Within an organization, policies and rules determine what can and cannot be done. For example, employees who fail to comply with in-house rules may be punished. If an employee is late for work, he/she may be issued with a late fine. In a traditional organization, the members are obliged to pay up and have no say on the proceeding, but if the boss is late one morning, he/she may simply change the rules by making an exception.  

In a DAO, we can use codes to ensure the rules apply to everyone, without exceptions. A set of established rules within the organization cannot be tampered with unless the group of voters agree to do so, ensuring fairness, efficiency and transparency of the governance. 

Limitations of DAOs 

Many decisions still rely on human judgement, not automation 

Smart contracts have been implemented to turn numerous manual tasks into automated execution using DAOs. For example, a smart contract can determine whether user ‘A’ can send funds to user ‘B’ based on whether or not a set of criteria has been met. However, there are many decisions out there that require a lot more thought than ticking checklists.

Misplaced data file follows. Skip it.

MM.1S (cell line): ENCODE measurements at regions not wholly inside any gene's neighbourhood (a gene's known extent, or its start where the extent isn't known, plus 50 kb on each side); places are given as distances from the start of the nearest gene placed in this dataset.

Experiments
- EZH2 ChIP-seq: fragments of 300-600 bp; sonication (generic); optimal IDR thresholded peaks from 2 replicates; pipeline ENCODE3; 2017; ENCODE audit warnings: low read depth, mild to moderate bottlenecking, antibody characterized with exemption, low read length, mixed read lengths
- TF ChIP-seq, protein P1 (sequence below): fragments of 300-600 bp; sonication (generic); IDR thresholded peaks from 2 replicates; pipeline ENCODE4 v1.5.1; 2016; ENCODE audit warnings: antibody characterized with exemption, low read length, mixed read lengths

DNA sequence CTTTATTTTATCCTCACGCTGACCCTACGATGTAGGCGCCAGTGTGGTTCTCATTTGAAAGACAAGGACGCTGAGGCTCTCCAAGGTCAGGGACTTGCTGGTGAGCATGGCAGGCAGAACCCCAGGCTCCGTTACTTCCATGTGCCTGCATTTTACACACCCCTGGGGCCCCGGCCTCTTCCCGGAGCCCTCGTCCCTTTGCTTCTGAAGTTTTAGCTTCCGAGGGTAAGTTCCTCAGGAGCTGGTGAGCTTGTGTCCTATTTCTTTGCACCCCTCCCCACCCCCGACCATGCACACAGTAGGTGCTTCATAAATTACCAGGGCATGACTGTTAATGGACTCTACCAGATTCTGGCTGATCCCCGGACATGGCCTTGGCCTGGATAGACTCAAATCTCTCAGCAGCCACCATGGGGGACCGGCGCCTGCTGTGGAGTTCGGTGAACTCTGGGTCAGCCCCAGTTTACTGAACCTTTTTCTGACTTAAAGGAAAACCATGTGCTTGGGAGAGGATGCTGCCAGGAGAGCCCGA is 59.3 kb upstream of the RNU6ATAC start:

Let’s take the allocation of project funds as an example. A DAO can use smart contracts to send funds, and the development team can use the funds to build an app. However, the smart contracts and rules cannot determine whether the app is up to quality standards or whether the funds are used reasonably. Mechanisms for minimizing such problems may include periodic assessments of the project’s progress. 

Lack of Legal Recognition 

Although a DAO is considered to be more efficient in operating an organization due to its borderless nature, it can also be seen as a setback. Since there are no regulations or laws overseeing the operation of DAOs in any country at present, the legal status of such organizations is ambiguous. Smart contracts seem to help protect individuals, and yet no courts have formally recognized them. 

The Future of DAOs 

Despite the challenges, DAOs are widely deemed disruptive to traditional business structures. When DAOs start taking on legacy corporations, equities like shares may become a thing of the past. Instead, the ownership and governance of a company can be tokenized and represented as a DAO. 

Although the DAO may not be the right fit for every type of business, its decentralized and trustless features may help companies improve their operational efficiency and productivity. The steady increase of mainstream investments in DAOs clearly reflects the potential for a more widespread adoption of such organizational structures. In time, we may see a decline in new LLC’s as more new businesses emerge in the form of DAOs.